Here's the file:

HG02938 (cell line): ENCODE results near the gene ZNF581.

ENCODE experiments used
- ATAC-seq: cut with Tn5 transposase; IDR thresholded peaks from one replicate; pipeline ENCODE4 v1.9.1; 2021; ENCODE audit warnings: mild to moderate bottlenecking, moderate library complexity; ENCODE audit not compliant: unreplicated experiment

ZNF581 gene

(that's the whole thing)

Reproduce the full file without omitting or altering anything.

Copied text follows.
HG02938 (cell line): ENCODE results near the gene ZNF581.

ENCODE experiments used
- ATAC-seq: cut with Tn5 transposase; IDR thresholded peaks from one replicate; pipeline ENCODE4 v1.9.1; 2021; ENCODE audit warnings: mild to moderate bottlenecking, moderate library complexity; ENCODE audit not compliant: unreplicated experiment

ZNF581 gene